60 years ago, there were only 600,000 acres of Juniper in Eastern Oregon. Now, there are over 6,000,000 acres. Juniper trees are growing and proliferating faster than they are being removed. Juniper trees are oily, fire sensitive trees that are voracious consumers of water. Juniper Trees are fire sensitive trees that burn hot due to their high oil content. In contrast, Ponderosa Pine trees are a much more valuable tree, and are fire resistant. Juniper trees consume a tremendous amount of water – frequently a single tree can consume 40 gallons of water or more every day.
Other facts about Juniper Trees:
Significant negative effect on the local watershed and trout populations
Results in loss of native grass
Increased fire risk and fire intensity behavior secondary to drier fuels
Negatively impacts the threatened Sage Grouse
Decreases plant and animal biodiversity
Juniper trees are very difficult and expensive tree to cut down and mill, compared to traditional logging
Historically, Juniper end products have not been found to be useful
Historically, Juniper trees are more expensive to cut down than the value of wood obtained
Decreases risk for catastrophic wildfire with its threat to structures, people, and the environment. This results in decreased sight and environmental pollution from less wildfire smoke. Saves economic and firefighting resources for higher value forests.
Helps the local watershed
Improves stream flows and native fish habitat
Helps the threatened Sage Grouse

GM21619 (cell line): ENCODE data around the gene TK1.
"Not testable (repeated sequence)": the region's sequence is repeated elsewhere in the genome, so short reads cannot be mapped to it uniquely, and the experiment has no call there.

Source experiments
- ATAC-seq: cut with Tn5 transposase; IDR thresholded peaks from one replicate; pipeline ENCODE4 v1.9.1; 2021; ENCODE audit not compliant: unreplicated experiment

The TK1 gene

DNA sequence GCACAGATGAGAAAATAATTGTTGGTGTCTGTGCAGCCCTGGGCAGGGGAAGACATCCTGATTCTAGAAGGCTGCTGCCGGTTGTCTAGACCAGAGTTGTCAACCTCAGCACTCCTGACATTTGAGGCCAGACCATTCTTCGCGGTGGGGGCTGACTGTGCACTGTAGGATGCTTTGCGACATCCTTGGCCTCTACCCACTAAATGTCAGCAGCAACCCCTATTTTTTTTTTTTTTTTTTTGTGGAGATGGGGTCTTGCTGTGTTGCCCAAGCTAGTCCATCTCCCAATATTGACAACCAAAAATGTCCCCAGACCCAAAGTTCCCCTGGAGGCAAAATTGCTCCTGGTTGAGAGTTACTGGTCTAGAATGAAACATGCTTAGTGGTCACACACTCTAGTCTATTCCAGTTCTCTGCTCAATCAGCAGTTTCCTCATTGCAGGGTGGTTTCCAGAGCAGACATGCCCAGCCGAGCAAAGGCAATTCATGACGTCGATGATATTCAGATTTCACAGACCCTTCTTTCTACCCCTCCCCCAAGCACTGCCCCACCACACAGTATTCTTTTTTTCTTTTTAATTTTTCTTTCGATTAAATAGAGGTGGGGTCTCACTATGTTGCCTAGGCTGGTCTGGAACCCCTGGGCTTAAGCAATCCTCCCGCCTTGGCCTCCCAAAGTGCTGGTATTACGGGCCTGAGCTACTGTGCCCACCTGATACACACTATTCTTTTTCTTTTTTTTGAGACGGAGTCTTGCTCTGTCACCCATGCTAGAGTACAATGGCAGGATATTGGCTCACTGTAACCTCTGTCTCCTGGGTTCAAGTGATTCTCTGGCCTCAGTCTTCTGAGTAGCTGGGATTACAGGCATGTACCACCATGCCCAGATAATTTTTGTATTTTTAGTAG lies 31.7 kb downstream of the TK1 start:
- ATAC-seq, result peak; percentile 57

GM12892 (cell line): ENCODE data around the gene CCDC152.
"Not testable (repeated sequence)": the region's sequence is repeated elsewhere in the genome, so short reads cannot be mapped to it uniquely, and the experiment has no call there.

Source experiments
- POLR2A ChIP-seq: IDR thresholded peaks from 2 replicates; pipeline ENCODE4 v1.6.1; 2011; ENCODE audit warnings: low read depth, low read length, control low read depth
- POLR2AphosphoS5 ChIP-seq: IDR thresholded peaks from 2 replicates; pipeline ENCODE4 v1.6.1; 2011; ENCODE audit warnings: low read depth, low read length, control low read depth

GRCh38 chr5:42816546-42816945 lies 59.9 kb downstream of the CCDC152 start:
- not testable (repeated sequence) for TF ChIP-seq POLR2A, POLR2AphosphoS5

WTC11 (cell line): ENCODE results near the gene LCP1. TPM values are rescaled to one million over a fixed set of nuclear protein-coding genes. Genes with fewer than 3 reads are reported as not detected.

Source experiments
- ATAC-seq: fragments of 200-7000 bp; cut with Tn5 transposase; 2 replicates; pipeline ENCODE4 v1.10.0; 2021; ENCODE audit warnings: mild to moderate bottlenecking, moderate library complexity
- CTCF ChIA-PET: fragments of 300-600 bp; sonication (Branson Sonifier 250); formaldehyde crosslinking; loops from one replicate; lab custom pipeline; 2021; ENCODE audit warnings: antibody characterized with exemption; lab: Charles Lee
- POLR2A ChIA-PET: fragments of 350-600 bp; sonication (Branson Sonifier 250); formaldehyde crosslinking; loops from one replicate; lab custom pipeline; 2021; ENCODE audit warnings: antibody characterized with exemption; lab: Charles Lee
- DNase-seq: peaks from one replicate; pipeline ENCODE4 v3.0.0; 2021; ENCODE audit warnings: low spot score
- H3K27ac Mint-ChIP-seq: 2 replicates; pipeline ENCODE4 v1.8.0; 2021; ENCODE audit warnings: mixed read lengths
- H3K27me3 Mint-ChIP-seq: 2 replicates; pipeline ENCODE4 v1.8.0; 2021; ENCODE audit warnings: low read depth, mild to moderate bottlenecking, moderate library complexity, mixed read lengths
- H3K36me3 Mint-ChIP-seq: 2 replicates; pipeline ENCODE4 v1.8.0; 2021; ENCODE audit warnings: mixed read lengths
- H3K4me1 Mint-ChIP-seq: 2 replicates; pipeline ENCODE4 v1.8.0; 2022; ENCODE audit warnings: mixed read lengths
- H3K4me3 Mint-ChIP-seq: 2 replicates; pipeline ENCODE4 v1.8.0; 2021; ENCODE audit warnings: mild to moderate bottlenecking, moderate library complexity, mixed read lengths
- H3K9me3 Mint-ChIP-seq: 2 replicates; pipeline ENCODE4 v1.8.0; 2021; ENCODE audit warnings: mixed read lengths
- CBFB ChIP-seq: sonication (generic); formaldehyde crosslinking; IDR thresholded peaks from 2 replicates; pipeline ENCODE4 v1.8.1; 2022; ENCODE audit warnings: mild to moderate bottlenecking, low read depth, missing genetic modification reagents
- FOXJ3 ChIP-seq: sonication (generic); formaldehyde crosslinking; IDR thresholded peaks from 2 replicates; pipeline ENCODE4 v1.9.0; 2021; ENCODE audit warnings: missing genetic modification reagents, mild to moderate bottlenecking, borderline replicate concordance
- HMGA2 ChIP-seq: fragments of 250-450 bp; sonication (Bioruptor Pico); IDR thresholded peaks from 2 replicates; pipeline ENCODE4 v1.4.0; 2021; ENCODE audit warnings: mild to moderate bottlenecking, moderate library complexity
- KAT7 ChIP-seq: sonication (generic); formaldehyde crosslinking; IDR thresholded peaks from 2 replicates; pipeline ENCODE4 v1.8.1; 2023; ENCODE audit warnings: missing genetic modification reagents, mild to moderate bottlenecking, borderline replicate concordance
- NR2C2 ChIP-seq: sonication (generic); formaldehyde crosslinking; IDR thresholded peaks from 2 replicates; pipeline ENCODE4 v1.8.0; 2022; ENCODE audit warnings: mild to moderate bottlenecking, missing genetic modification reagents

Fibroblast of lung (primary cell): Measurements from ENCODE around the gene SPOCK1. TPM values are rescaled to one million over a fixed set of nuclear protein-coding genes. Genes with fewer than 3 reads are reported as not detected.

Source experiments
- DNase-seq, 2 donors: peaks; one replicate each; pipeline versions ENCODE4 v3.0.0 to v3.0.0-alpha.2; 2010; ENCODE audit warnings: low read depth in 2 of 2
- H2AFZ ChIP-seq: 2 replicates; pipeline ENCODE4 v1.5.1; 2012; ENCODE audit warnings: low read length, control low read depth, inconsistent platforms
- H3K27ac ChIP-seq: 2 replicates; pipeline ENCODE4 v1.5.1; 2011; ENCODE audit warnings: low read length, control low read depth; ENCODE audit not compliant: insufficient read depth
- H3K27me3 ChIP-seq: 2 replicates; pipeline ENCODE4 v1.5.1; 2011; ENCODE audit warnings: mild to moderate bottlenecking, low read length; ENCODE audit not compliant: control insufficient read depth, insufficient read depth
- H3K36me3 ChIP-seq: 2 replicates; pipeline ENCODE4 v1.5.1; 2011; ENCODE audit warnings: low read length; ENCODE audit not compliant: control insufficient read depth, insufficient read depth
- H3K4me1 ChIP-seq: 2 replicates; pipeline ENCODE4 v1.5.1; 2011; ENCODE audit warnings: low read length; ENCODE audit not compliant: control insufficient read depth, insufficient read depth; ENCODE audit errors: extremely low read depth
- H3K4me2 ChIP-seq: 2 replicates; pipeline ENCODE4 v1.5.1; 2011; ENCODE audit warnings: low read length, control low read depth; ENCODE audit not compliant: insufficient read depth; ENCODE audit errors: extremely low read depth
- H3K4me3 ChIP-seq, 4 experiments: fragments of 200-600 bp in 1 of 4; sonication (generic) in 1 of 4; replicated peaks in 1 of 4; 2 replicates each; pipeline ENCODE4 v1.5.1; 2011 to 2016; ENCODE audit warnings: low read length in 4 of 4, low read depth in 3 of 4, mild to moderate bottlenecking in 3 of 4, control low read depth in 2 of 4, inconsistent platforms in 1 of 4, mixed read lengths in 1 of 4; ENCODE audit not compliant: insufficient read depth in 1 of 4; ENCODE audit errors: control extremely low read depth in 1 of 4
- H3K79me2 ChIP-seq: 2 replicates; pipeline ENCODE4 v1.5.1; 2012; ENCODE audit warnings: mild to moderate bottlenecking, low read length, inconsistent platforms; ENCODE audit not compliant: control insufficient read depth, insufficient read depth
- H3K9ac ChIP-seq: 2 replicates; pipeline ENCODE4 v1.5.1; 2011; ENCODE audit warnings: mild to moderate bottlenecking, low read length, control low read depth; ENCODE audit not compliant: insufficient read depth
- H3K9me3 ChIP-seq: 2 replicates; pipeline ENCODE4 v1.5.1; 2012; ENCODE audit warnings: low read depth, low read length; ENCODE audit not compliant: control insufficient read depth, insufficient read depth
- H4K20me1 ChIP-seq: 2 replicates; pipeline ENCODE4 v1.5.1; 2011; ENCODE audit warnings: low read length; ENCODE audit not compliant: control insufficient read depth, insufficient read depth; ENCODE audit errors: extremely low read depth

Improves plant biodiversity and encourages native grass growth
Improves animal biodiversity
In the transitional forest setting, removal improves the growth and health of the fire resistant Ponderosa Pine
Millwood’s Juniper sawmill produces Juniper timbers that are rot resistant and chemically free. A typical pressure treated piece of lumber frequently only lasts 8-10 years and leaches harmful chemicals into the surrounding soils. Millwood’s Western Juniper landscape timbers will often last 65+ years and are chemical and preservative free.
Purchasing Juniper timbers from Millwood
Promotes Juniper removal which improves the health of the forest, benefits the local watershed, improves stream flows which aid local trout populations, decreases fire risk and fire intensity behavior, advances Sage Grouse preservation, and improves plant and animal biodiversity.
Creates working wage forestry jobs in Central Oregon
“The creation of one Western Juniper removal forestry job has the economic impact equivalent of 208 jobs in Multnomah County.”
Jason Yohanna Regional Economist - Oregon Labor Market Information
Juniper reclamation is a healthy alternative for the environment.
Buying locally, supports the local economy.
Creates a useful product from a Juniper tree that is usually considered worthless